Virtual Library

Our research repositories present a collection of open-source resources that showcase research and analysis that has directly influenced our initiatives. Non-IST publications are copyrighted by external authors not affiliated with IST.

Submit your Content

Reports

Hotline Between Two Koreas: Status, Limitations and Future Tasks

Dr. Chung-in Moon

viewpdfpodcast icon

Reports

Building Communications Norms Across Nuclear C2

Dr. Salma Shaheen

viewpdf

Reports

Nuclear Hotlines: Origins, Evolution, Applications

Steven E. Miller

viewpdfpodcast icon

Reports

Formals Methods for NC3 Systems

Adam Wick

viewpdfpodcast icon

Reports

Pay Attention

Alexa Wehsener

viewpdf

Reports

Divided Against Itself

M. Nina Miller

viewpdf

Reports

The AES Project: Any Lessons for NC3?

Thomas Berson

viewpdfpodcast icon

Contribute to our Library!

We also welcome additional suggestions from readers, and will consider adding further resources as so much of our work has come through crowd-sourced collaboration already. If, for any chance you are an author whose work is listed here and you do not wish it to be listed in our repository, please, let us know.

SUBMIT CONTENT
Playing now

Virtual Event and Live Q&A with Mr. Nand Mulchandani, Acting Director of the U.S. Department of Defense Joint Artificial Intelligence Center

Elements of Caution and Prudence

Philip Reiner and Peter Hayes with Avner Cohen

SUMMARY

Israel is a unique case among the current nine nuclear weapons states. It is the sixth state—and the first and only one in the Middle East—to develop, acquire, and possess nuclear weapons. And yet, to this day, it has never openly acknowledged its nuclear weapons-state status. Nor has the outside world, friends or foes alike, pressed Israel to come clean publicly about its nuclear status. As a long-held policy, Israel neither confirms nor denies possession of nuclear weapons. Instead, ever since the mid-1960s—a time in which Israel did not yet possess nuclear weapons capability—Israel has declared, first privately and then publicly, that “it will not be the first to introduce nuclear weapons to the Middle East.” This formula became the essence of Israel’s policy of nuclear opacity. In this segment Avner Cohen traces and exposes Israel’s two most fundamental principles of the Israeli NC3 thinking: first, insisting on strict physical and organizational separation between nuclear (e.g., pits) and non-nuclear assets (e.g., military delivery platform); second, creating a two- tier governance architecture at various levels.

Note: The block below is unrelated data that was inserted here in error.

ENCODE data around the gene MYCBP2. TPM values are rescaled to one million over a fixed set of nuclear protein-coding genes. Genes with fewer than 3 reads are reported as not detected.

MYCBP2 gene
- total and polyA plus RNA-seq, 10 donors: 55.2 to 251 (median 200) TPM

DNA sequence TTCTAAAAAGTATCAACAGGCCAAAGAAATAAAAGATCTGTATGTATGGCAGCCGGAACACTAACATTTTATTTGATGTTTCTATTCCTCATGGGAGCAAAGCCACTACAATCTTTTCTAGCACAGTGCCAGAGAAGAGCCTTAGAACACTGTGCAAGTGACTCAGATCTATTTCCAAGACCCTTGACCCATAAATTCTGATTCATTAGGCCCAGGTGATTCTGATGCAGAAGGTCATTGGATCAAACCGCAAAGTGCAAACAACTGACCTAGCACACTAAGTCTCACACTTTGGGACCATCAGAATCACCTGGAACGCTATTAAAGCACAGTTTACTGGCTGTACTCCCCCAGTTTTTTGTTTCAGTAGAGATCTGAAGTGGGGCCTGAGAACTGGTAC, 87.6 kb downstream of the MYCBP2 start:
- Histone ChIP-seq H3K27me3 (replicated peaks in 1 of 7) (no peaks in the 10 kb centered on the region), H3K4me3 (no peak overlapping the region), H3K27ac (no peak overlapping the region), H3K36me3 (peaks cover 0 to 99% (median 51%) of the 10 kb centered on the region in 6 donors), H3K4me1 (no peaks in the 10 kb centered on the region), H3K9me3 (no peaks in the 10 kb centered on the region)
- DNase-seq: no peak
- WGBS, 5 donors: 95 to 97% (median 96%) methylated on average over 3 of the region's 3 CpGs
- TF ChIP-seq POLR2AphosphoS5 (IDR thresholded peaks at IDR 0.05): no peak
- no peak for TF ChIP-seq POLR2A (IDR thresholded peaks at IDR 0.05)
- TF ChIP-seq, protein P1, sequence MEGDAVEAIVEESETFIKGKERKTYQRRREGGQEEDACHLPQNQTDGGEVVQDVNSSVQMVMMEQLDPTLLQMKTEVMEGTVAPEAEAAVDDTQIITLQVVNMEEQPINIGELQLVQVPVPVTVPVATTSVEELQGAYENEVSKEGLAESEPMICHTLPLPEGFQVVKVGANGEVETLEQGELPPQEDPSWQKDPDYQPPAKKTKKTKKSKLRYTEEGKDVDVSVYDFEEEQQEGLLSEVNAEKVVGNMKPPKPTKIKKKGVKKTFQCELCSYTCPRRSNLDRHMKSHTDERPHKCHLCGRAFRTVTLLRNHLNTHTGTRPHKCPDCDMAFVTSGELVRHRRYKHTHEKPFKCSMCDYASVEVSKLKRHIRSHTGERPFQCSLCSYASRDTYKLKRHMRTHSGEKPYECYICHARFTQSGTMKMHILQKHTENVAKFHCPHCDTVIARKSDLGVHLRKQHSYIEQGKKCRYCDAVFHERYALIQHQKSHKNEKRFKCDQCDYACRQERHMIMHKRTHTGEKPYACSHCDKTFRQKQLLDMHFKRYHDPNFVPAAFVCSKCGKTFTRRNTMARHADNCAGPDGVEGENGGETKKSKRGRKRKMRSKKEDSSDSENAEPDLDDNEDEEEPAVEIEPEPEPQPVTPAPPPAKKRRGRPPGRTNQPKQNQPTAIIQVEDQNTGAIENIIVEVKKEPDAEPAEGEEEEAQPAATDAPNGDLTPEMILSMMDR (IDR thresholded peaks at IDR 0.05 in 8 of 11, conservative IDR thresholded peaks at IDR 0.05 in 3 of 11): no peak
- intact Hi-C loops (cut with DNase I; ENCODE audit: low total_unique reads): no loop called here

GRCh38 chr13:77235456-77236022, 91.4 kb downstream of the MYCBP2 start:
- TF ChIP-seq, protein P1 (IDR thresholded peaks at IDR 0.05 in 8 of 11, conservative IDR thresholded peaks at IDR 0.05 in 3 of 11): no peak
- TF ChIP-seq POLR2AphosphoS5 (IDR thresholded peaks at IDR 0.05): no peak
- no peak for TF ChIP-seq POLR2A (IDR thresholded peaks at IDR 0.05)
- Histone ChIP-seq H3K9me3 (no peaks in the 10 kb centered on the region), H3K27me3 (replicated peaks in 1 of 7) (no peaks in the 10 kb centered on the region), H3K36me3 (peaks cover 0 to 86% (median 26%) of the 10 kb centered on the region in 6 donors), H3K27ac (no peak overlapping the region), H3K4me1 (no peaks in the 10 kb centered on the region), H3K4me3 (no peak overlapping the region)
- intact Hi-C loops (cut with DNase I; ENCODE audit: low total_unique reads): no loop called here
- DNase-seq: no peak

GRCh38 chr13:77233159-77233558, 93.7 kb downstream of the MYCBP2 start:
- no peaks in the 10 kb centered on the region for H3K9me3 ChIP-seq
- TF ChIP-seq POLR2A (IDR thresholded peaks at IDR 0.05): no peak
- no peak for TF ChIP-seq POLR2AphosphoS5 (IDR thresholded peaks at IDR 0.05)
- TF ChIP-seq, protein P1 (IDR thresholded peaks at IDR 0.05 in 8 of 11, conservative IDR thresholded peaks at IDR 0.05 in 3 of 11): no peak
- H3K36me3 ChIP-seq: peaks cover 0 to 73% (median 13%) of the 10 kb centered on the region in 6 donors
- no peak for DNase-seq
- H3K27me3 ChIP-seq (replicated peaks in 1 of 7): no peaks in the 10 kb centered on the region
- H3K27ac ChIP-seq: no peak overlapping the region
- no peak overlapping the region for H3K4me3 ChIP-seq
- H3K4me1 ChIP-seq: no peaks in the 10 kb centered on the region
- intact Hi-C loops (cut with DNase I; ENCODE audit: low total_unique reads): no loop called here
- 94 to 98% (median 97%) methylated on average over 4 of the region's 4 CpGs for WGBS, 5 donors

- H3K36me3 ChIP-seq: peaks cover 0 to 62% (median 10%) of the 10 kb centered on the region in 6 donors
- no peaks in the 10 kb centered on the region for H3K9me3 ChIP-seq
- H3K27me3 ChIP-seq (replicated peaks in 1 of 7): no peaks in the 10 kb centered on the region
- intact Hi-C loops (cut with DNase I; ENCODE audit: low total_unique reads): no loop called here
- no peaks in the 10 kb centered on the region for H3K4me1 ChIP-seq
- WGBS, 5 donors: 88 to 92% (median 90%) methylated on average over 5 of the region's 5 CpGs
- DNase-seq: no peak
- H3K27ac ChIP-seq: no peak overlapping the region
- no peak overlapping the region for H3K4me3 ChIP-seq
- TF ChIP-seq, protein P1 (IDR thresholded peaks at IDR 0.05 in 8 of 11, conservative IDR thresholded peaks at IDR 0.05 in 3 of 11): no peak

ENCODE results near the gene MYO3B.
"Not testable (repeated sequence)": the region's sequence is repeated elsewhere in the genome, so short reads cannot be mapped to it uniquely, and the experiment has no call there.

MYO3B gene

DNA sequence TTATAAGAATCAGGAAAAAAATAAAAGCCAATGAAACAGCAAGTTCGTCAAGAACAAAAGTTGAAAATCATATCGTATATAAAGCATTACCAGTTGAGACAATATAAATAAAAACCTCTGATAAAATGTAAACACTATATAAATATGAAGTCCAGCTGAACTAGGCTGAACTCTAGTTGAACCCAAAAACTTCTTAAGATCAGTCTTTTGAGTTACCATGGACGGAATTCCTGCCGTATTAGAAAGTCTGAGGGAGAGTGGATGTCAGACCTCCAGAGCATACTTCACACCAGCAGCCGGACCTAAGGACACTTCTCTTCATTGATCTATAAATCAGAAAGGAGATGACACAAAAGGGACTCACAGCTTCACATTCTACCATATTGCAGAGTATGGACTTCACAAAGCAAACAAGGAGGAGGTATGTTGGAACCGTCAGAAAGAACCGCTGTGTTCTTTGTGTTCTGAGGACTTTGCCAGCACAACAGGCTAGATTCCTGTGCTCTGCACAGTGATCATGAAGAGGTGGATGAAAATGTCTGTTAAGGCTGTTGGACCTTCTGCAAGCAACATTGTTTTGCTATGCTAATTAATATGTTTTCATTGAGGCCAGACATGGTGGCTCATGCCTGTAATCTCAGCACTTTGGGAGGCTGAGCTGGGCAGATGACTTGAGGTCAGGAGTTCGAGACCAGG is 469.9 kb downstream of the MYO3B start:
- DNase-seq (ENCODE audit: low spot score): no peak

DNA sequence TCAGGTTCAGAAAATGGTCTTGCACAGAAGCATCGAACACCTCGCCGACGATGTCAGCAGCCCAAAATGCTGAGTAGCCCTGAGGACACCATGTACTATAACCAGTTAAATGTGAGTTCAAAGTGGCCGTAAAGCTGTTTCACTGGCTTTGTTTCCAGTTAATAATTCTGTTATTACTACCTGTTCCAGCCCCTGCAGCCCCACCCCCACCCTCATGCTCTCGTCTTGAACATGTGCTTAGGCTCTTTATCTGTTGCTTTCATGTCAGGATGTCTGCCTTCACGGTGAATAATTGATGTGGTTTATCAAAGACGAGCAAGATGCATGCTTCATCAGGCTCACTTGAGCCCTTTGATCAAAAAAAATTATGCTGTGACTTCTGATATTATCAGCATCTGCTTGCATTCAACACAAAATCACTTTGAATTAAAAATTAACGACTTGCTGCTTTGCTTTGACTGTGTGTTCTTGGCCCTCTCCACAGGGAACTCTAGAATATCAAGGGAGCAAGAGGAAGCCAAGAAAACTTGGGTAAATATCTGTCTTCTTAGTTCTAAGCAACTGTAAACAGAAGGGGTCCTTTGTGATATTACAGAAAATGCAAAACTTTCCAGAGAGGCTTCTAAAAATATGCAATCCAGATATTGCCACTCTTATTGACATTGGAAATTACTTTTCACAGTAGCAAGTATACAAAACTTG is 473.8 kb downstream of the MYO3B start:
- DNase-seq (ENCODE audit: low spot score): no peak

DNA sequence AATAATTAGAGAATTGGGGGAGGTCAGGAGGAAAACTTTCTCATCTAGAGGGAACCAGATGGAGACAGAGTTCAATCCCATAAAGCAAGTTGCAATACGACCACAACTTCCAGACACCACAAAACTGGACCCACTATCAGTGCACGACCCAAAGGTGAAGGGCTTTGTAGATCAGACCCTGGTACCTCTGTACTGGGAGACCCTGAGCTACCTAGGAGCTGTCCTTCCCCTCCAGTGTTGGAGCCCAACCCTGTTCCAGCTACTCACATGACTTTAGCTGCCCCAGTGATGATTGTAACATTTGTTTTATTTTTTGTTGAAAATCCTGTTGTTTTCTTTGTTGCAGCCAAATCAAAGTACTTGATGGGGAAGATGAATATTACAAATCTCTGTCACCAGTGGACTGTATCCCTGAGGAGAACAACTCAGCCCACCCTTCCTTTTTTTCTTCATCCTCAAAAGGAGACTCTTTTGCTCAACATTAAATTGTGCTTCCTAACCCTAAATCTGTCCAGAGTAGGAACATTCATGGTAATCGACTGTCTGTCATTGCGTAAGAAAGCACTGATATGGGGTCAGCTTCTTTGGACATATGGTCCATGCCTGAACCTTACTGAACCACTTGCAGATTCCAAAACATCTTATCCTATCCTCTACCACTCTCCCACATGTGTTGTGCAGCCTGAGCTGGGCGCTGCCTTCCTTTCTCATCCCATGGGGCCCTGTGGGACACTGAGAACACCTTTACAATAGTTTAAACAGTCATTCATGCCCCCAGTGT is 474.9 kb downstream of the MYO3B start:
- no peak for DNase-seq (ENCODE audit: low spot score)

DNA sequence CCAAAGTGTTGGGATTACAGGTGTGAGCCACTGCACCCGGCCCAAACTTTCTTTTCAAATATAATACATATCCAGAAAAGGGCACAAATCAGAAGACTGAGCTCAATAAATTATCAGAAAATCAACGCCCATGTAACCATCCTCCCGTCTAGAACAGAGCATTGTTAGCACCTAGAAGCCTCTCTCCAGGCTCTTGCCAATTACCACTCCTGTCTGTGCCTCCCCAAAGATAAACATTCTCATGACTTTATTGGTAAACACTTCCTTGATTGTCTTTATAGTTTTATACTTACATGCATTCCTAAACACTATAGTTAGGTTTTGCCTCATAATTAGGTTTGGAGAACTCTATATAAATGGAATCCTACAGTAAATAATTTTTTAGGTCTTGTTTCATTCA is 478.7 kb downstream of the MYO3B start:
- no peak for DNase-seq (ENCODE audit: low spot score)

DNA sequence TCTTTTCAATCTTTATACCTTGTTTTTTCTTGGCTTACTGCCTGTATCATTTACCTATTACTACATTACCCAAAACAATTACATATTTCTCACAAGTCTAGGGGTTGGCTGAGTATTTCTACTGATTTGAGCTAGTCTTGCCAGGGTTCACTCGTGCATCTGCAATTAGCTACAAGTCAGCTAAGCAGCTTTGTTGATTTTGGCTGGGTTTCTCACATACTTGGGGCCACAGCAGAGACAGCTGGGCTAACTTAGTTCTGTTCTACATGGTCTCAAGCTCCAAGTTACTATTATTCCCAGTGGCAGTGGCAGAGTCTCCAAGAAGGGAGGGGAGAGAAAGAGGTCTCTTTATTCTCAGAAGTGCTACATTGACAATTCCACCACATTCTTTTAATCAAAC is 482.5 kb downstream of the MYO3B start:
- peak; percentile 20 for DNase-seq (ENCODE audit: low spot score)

This podcast is accompanied by Avner Cohen’s paper “Israel’s NC3 Profile: Opaque Nuclear Governance”


The Fourth Leg is a series of podcasts focused on one of the most complex systems in the world today – nuclear command and control – and its increasingly complicated future. Within this series we go straight to the experts, across multiple sectors, to discuss the modernization of nuclear command and control systems.

Along with colleagues from the Nautilus Institute and the Preventive Defense Project, IST recently hosted over 50 international experts at Stanford University to anticipate technical challenges that will arise from the modernization of complex nuclear command and control systems. We aim to spotlight some of the vulnerabilities within a modernized NC3 system while furthering the conversation with this series.

​Keep an eye on IST, as we will begin additional podcast series in the coming months focused on how to fix the internet, AI and global stability, and other critical tech and security issues- for now, we have so much more to talk about, so let’s get started.